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Managing Blood Sugars When Your Child Has Type 1 Diabetes

Managing blood sugar means keeping your child’s blood sugar in the healthy range — not too high and not too low. Your care team may call this "diabetes control."

The blood sugar level is the amount of glucose in the blood. Glucose is a sugar that comes from the foods we eat, and it's also formed and stored inside the body. It's the main source of energy for the body’s cells, and is carried to each cell through the bloodstream.

Why Should Blood Sugars Be in the Healthy Range?

Keeping blood sugars in the healthy range will help your child have more energy and grow well. It will also prevent health problems in the future. 

What Can Happen If Blood Sugars Are Too High or Too Low?

Even when you follow the care plan and check your child’s blood sugar carefully, your child can still have high or low blood sugars from time to time. For example, eating too much on a special holiday or exercising more or less than usual can change blood sugar levels. 

When a person’s blood sugar gets too low, it is called hypoglycemia. This needs treatment right away. A rise in blood sugar is called hyperglycemia. Hyperglycemia that isn’t treated can turn into diabetic ketoacidosis, which also needs medical care right away. Ask your care team about these conditions and what to watch out for.

Keeping blood sugars in the healthy range helps your child now and in the future. Steady and healthy blood sugars today may make your child less likely to develop health problems during puberty and into adulthood.

Lean on your care team for support. They’ll help you boost your skills and confidence in managing your child’s diabetes.

What Happens in Diabetes?

What Can Affect Blood Sugar Levels?

Many things can affect blood sugars. Some are hard to control, like illness, stress, and homones. Others are things that you and your child can learn to control, such as food, medicine, and exercise. The care team will talk with you often about them.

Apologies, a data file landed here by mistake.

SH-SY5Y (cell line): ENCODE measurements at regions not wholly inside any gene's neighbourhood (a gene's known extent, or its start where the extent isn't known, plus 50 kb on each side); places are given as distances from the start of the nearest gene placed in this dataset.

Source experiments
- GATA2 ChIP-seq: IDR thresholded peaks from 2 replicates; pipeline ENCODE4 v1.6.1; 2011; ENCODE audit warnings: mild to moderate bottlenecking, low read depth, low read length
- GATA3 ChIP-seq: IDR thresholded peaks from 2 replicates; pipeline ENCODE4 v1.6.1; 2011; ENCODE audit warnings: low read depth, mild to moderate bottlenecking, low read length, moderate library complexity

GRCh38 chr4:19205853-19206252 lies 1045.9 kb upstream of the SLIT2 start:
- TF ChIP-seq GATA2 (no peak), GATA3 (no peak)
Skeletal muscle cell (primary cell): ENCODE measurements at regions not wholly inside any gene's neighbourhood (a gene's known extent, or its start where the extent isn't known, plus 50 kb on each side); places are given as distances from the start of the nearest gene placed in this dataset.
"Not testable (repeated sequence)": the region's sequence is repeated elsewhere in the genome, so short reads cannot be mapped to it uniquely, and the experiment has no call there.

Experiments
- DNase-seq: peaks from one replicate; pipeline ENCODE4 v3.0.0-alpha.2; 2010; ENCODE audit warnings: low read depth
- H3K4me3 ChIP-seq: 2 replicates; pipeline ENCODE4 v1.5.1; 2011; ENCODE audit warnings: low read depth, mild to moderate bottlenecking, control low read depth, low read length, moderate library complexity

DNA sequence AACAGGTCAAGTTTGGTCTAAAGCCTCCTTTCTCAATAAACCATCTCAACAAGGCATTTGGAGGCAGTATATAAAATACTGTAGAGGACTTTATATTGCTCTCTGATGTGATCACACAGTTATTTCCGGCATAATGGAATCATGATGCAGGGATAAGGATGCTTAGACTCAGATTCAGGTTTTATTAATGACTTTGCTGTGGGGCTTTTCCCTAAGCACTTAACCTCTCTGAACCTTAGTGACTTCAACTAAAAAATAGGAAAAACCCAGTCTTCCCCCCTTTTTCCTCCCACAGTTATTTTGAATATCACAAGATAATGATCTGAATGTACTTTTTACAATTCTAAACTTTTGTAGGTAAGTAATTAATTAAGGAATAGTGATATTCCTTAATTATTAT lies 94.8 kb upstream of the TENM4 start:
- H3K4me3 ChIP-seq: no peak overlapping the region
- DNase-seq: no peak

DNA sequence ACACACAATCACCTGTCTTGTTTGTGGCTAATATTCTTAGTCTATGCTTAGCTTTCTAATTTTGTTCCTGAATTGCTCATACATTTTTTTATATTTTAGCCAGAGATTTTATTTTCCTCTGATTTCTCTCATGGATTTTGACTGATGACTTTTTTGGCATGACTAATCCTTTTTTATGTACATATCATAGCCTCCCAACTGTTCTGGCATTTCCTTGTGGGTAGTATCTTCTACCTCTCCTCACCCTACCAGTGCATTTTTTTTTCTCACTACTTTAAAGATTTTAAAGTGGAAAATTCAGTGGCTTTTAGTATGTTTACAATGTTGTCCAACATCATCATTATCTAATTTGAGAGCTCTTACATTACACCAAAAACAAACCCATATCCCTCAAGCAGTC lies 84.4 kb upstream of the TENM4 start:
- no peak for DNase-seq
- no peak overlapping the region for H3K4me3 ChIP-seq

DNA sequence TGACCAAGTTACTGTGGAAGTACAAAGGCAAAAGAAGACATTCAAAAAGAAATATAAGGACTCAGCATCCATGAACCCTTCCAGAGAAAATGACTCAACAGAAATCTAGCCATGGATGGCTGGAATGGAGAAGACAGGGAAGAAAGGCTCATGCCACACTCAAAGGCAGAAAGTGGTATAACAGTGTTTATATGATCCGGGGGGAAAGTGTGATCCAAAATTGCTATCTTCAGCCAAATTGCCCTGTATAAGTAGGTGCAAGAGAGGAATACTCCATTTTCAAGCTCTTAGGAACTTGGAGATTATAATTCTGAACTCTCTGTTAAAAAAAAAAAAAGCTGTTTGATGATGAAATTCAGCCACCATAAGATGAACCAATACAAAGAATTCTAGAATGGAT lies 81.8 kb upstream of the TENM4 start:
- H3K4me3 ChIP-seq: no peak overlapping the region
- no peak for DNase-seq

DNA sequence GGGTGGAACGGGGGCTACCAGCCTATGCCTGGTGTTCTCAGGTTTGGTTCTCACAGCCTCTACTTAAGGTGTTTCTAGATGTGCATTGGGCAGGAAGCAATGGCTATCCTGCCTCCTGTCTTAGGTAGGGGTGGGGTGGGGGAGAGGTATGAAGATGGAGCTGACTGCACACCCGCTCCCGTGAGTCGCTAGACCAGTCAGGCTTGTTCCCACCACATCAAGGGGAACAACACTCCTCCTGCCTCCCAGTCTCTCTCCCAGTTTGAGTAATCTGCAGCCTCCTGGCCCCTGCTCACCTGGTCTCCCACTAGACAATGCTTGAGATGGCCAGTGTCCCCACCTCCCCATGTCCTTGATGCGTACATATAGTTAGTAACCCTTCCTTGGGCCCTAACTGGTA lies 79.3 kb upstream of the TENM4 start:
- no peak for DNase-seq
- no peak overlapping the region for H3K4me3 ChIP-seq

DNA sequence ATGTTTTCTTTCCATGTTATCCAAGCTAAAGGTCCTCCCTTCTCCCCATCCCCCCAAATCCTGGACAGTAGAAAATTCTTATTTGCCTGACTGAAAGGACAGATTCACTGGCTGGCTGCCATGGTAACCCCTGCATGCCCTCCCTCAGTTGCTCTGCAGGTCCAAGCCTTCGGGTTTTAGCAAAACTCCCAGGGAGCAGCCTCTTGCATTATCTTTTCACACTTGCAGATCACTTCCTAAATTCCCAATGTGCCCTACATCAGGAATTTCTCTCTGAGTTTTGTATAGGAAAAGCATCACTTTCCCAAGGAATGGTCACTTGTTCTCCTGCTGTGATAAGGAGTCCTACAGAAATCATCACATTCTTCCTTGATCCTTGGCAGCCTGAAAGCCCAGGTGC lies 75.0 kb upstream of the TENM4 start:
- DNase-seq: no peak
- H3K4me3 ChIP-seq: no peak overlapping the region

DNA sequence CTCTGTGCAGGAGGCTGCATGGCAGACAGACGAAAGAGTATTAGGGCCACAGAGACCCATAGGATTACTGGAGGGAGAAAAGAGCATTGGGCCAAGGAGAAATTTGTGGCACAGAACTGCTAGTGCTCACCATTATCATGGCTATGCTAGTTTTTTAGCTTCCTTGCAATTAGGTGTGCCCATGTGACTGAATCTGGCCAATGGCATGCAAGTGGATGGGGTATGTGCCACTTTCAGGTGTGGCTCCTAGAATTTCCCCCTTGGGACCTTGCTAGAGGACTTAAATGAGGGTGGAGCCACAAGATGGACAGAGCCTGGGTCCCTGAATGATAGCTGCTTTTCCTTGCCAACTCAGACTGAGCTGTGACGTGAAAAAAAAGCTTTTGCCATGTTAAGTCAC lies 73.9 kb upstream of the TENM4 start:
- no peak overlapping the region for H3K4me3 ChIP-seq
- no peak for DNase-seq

• Food. The carbohydrates in food naturally raise blood sugar. So, the types and amounts of foods your child eats can make a difference. Your care team will give you meal and snack recommendations to help with this.
  • Insulin.Diabetes medicines like insulin, which lowers the amount of sugar in the blood, affect blood sugar levels too. You’ll learn to balance it with the foods your child eats. Your care team will teach you about using insulin, and how and when to adjust it.
  • Exercise. Keeping active is terrific for kids with type 1 diabetes. Exercise lowers blood sugars and keeps kids fit. Find out from your care team the best way for your child to stay active and keep their blood sugar levels as steady as possible.

Finding the right balance between food, medicine, and exercise may seem like a lot to juggle at first. You’ll get the hang of it.

How Are Blood Sugar Levels Measured?

Your child’s blood sugar levels will tell you how well the care plan is working. There are two ways to measure blood sugar:

  • Daily blood sugars. These are the measurements you take throughout the day, typically using a glucose meter. If your child wears a , you can see the blood sugar level on the display at any time.
  • Blood sugars over the past few months. Every few months you’ll meet with the care team, and they’ll send your child for a blood test called glycosylated hemoglobin (hemoglobin A1c or HbA1c). The results will show how often your child’s blood glucose was in and out of the healthy range in the 2–3 months before the test.

At your child’s regular diabetes checkups, you’ll discuss blood sugar results with the care team, and they’ll update the care plan as needed.

How Can I Help Manage My Child’s Blood Sugar Levels?

Getting blood sugars in the healthy range can be a challenge at first. But in time, you and your child will take charge of diabetes together. 

Here are some tips:

  • Learn as much as you can about diabetes and your child’s care plan. You can ask the care team anything. They want to help you and are eager to answer your questions.
  • Test your child’s blood and give medicines. Check blood sugar levels often. Make sure your child takes insulin or other diabetes medicines as prescribed.
  • Follow the meal plan. Offer meals and snacks that fit into your child's meal plan, with an overall focus on giving lots of healthy choices.
  • Promote exercise and movement. Encourage your child to have regular physical activity.
  • Get regular checkups. Make sure your child gets regular checkups with the care team.

Creating healthy habits and routines with your child will help keep their diabetes in check. The effort you put in will help keep your child healthy.

Reviewed by: Cheryl Patterson, RD, CDE
Date reviewed: September 2021